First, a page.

Precursor Malware is a Early Warning Sign for Ransomware
Emotet made up nearly three-quarters of “precursor” malware found by Lumu in 2021, the start-up stated in its 2022 Ransomware Flashcard. Phorpiex was the 2nd most found precusor malware in 2021, at 13%, Lumu stated.
Risk actors rely on precursor malware to spread laterally through the network and intensify gain access to prior to releasing the ransomware payload. A ransomware attack chain includes initial gain access to, which could be phishing, a vulnerability make use of, or malware; precursor malware such as Emotet, Dridex, and Trickbot; and the real ransomware to encrypt the information and make it unattainable.
In 2021, Lumu collected 21,820,764 signs of compromise associated to the precursor malware. Emotet was regularly the most active for each month of 2021, other than for the 2 months when Phorpiex was more active. There were two peaks in activity in April and September.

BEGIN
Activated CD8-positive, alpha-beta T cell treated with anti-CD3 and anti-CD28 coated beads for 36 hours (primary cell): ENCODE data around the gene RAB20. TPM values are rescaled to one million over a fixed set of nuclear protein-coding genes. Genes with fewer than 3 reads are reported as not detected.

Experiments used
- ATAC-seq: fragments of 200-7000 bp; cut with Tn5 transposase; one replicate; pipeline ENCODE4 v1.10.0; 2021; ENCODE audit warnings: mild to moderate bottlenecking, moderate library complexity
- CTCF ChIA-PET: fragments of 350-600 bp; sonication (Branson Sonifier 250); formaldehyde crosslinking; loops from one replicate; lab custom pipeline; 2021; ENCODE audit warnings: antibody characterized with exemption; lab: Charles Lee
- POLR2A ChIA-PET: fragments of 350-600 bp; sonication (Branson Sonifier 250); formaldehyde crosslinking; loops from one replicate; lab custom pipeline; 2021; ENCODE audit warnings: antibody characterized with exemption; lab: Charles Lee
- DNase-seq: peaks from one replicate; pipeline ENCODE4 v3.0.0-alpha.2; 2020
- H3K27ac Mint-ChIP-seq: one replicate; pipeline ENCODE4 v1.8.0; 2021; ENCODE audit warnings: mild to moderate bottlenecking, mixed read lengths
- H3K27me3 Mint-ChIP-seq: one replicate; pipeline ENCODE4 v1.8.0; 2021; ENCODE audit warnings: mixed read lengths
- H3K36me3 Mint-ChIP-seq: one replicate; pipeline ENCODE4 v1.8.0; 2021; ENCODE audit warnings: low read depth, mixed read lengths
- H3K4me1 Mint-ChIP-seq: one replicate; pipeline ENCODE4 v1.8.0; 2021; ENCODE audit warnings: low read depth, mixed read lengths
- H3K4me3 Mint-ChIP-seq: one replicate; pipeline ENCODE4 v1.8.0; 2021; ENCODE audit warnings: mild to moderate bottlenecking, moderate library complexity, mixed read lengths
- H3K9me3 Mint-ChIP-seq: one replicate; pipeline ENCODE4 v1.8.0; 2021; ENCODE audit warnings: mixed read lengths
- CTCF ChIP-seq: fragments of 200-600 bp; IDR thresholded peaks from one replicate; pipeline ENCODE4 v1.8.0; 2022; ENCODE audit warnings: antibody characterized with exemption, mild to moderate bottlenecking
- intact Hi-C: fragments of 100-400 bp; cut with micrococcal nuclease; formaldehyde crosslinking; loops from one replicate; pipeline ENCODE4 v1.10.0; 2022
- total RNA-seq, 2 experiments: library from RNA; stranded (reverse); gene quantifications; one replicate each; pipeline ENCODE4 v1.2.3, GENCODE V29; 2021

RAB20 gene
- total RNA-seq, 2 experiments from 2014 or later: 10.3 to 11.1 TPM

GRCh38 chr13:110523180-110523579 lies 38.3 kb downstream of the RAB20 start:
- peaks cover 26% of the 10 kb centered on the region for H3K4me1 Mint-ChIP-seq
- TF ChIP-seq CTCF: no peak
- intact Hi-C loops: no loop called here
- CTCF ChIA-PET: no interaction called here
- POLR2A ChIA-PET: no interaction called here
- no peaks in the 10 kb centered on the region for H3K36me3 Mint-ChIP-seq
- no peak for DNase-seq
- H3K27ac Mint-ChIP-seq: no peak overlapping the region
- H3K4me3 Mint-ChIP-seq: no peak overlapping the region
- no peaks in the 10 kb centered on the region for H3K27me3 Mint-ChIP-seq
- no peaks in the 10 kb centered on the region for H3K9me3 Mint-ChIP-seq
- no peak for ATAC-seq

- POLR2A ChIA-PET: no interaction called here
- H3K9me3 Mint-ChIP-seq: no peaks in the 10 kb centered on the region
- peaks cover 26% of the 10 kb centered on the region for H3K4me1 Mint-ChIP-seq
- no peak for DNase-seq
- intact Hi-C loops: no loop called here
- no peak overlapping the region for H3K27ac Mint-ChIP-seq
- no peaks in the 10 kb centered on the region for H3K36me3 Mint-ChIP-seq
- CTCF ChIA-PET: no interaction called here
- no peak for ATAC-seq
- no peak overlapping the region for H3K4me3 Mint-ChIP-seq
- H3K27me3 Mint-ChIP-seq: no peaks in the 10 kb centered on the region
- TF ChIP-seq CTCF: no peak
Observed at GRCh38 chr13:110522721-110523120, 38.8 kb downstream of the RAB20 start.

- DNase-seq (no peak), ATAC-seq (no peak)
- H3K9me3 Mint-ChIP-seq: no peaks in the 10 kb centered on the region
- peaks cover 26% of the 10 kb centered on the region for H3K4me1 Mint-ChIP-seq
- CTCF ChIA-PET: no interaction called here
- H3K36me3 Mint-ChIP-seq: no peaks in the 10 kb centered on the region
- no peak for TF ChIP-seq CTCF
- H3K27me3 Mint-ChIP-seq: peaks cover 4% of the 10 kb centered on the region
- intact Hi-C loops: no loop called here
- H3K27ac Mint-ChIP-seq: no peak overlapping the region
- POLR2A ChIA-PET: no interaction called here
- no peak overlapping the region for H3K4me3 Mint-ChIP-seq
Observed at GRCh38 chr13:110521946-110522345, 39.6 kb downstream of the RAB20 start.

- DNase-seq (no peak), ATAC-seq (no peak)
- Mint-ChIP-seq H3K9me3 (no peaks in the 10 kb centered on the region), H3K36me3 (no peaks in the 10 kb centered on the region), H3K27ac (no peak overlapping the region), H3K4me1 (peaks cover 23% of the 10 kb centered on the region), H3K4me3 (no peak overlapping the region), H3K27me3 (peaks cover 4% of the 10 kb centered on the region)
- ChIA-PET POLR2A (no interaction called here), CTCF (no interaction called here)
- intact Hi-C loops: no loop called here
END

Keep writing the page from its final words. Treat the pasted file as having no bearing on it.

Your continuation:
Lumu kept in mind that ransomware attacks rarely come of no place, as the attack groups count on these malware strains to find target systems and set up for the information theft and file encryption. Security teams looking for, and closing down, any communications with malicious command-and-control servers could possibly ward off a ransomware attack prior to any data is jeopardized.
“A full-blown ransomware attack is completion result of a chain that starts with relatively harmless malware,” Lumu said in the Flashcard.
Originally a banking Trojan that progressed to consist of spamming and malware shipment, Emotet is now part of a ransomware chain with Trickbot to release Ryuk and Conti ransomware. Phorpiex, which has actually been involved with cryptojacking in the past, is associated with several ransomware stress, as it is being used to deploy Avaddon, Nemty, BitRansomware, DSoftCrypt/ReadMe, GandCrab, and Pony, Lumu said. Dridex, understood for taking bank qualifications, releases DoppelPaymer and BitPaymer, and Ursnif deploys Egregor.